Choosing the right stem cell package

Before getting pregnant, you probably didn’t know that much about stem cell storage or why it’s one of the most rapidly developing areas of medical research. Even when you are expecting, you’re likely to have lots of questions. If you’re considering freezing your baby’s stem cells, one important thing to understand is that there are different options available. In fact, there are currently five different types of stem cell banking: cord blood, cord tissue, placental tissue, cord vessel, and amnion placental tissue.

This means that there are more opportunities to safeguard your family’s future. Take a look at our guide to storage types and the diseases unique cells are being used to treat.

Cord blood

Cord blood is the blood that is left in the umbilical cord after your baby is born. It is a rich source of stem cells (with powerful healing capabilities), that are the building blocks of your blood and immune system. After your baby has been delivered, your doctor can collect the remaining blood for future medical use, otherwise, it is just thrown away. The process is quick, easy, and there is no risk to the mother or baby. Diseases that cord blood stem cells are currently used to treat include:

Cancers e.g. Leukaemia and lymphoma

Blood diseases e.g. Sickle cell anaemia and beta thalassemia

In addition, stem cells from newborn cord blood and tissue are being studied for treatments in regenerative and transplant medicine including:

Autism

Cerebral palsy

Hearing loss

Heart defects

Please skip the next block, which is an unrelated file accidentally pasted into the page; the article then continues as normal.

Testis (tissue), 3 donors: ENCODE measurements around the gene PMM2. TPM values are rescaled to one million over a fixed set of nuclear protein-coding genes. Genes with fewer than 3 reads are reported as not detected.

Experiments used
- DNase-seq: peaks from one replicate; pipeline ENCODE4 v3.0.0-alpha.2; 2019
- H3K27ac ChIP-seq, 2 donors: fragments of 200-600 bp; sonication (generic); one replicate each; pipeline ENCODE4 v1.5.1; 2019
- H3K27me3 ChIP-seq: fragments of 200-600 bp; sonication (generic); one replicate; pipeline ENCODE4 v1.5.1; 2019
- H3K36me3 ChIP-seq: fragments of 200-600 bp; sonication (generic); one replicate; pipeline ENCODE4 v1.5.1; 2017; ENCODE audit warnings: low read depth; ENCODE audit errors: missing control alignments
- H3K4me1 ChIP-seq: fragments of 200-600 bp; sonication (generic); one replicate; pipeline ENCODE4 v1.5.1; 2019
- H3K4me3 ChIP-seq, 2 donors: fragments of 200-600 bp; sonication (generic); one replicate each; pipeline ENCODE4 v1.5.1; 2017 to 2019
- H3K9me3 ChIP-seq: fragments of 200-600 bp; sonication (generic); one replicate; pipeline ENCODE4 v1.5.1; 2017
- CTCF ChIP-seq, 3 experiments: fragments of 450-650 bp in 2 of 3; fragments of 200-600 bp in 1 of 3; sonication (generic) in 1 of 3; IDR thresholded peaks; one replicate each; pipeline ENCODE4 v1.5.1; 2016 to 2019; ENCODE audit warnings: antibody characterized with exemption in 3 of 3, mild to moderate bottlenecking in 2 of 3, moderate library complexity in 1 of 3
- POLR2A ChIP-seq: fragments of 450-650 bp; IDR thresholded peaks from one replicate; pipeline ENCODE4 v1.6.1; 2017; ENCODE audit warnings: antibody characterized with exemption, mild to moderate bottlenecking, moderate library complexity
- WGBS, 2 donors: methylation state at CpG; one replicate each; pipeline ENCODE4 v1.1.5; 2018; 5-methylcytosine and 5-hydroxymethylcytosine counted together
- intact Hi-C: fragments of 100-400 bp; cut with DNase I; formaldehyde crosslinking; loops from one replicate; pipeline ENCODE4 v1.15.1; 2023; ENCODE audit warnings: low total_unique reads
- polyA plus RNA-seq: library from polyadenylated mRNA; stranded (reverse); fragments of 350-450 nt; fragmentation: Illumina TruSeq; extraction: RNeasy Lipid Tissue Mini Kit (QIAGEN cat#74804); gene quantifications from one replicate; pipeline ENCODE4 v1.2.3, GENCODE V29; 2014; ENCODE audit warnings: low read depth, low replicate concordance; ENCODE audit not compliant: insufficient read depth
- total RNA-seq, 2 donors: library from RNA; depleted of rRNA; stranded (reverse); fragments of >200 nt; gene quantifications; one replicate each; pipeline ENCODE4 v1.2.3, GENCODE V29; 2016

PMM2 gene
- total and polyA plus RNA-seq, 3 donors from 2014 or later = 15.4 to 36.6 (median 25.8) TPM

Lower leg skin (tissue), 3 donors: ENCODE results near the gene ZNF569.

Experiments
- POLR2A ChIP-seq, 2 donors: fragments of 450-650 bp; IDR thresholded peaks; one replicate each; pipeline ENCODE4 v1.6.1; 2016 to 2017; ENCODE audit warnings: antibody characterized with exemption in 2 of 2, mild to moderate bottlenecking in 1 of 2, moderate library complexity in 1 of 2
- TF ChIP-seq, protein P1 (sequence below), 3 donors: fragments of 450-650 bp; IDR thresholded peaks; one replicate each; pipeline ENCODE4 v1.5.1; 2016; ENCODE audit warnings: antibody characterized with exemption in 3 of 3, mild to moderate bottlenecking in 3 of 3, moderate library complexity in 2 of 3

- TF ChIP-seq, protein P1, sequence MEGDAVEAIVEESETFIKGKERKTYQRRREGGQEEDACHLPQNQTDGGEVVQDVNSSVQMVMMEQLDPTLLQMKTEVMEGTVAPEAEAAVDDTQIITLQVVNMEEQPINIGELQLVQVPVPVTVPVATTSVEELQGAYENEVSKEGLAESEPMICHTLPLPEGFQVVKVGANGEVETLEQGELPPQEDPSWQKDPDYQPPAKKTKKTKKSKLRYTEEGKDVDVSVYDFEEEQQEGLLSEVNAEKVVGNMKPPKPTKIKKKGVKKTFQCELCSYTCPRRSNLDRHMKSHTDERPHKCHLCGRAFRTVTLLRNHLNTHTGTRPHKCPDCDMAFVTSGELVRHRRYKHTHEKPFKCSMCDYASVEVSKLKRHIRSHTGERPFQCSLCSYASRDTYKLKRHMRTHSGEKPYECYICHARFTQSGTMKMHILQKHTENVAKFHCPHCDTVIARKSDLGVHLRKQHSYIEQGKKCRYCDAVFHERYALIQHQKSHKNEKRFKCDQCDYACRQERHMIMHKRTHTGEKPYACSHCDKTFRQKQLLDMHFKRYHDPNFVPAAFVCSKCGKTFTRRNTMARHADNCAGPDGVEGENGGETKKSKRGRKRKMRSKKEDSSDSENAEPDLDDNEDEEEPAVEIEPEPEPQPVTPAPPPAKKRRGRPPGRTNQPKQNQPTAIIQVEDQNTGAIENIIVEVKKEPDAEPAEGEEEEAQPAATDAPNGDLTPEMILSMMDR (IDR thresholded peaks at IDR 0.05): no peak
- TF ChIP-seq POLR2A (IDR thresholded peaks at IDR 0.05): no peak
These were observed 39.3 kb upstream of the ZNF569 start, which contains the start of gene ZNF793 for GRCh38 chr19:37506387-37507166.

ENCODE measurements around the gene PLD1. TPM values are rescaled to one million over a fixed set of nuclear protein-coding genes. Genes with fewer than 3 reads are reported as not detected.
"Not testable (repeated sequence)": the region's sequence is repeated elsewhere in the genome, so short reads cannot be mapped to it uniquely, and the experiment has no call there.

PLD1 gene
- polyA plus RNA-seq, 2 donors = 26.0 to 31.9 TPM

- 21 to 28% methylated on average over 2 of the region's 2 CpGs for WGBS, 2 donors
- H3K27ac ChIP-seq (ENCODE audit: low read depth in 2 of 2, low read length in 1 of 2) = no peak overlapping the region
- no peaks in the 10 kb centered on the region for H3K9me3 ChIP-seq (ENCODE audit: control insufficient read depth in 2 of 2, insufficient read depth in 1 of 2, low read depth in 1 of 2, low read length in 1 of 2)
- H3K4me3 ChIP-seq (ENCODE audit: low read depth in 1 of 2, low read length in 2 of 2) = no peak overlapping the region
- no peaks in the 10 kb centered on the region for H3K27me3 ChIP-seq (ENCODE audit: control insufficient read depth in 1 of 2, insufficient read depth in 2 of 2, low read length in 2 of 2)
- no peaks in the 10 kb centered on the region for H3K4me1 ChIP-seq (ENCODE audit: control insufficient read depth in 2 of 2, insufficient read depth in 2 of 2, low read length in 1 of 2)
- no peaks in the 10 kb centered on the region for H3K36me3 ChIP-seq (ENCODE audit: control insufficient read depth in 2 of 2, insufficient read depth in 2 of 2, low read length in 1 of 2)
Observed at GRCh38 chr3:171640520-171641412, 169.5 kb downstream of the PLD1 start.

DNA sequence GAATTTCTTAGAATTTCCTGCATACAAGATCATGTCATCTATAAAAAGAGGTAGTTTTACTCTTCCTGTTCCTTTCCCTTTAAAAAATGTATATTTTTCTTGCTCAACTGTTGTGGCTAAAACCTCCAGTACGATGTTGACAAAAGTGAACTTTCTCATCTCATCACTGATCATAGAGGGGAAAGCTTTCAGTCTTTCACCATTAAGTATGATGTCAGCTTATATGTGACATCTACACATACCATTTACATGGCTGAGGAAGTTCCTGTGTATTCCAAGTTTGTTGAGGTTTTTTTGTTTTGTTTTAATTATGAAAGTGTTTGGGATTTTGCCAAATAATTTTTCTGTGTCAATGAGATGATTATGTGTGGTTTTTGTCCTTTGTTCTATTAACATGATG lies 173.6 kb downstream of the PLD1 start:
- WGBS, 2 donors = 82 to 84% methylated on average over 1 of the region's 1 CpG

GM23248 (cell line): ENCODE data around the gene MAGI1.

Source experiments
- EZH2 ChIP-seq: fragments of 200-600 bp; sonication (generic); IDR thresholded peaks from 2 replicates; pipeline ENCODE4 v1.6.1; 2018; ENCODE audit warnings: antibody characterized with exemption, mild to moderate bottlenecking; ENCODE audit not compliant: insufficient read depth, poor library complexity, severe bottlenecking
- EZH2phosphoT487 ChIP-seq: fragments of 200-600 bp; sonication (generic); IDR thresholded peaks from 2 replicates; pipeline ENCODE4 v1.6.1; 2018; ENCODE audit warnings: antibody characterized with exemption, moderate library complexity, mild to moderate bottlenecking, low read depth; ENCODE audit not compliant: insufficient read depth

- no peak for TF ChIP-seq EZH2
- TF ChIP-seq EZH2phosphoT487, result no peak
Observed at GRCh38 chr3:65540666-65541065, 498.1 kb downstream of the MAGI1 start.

Diabetes

Cord tissue

Your newborn’s cord tissue contains powerful and unique stem cells, which have the potential to repair and heal the body in different ways than cord blood stem cells do. These include endothelial cells, epithelial cells and mesenchymal stem cells. Harnessing their ability to create structural and connective tissue, there are presently 14 therapeutic areas under research:

Liver fibrosis

Lung cancer

Parkinson’s disease

Rheumatoid arthritis

Sports injuries (cartilage)

Type 1 diabetes

Cancers

Heart & vascular disease

Neurological disease & injury

Retinal disease

Skeletal disease & injury

Transplant complications

Vascular damage

Wound repair

Placental tissue

Stem cells from placental tissue have tremendous potential for use in regenerative medicine, including repairing fractured bones and re-growing damaged cartilage. There are over 50 active clinical trials researching the use of placental stem cells for a variety of diseases and injuries, including diabetes, spinal cord injuries, cartilage injuries and ulcerative colitis. As the science of stem cells grows, more excitement is building around potential treatments that involve placental tissue.

Cord vessel

Cord vessels are potential life-savers because they contain endothelial progenitor cells (EPCs). These special stem cells can turn into endothelial cells, which line our blood vessel walls and help in the formation of new blood vessels. With many clinical trials underway around the world, EPCs could soon provide cures for a wide range of very serious diseases, including advanced liver cirrhosis, ischemic stroke and idiopathic pulmonary arterial hypertension.

Amnion placental tissue

Amnion tissue is the thin elastic membrane lining the inside of the placental sac, which contains a powerful trio of healing properties: collagen, fibronectin, and hyaluronic acid.

This unique tissue has long been used as an effective tool in topical healing to treat wounds, burns, ulcers, and eye conditions. Its uses continue to grow, and the medical community is conducting widespread clinical trials to assess the full impact of amnion tissue, particularly in the field of regenerative medicine.

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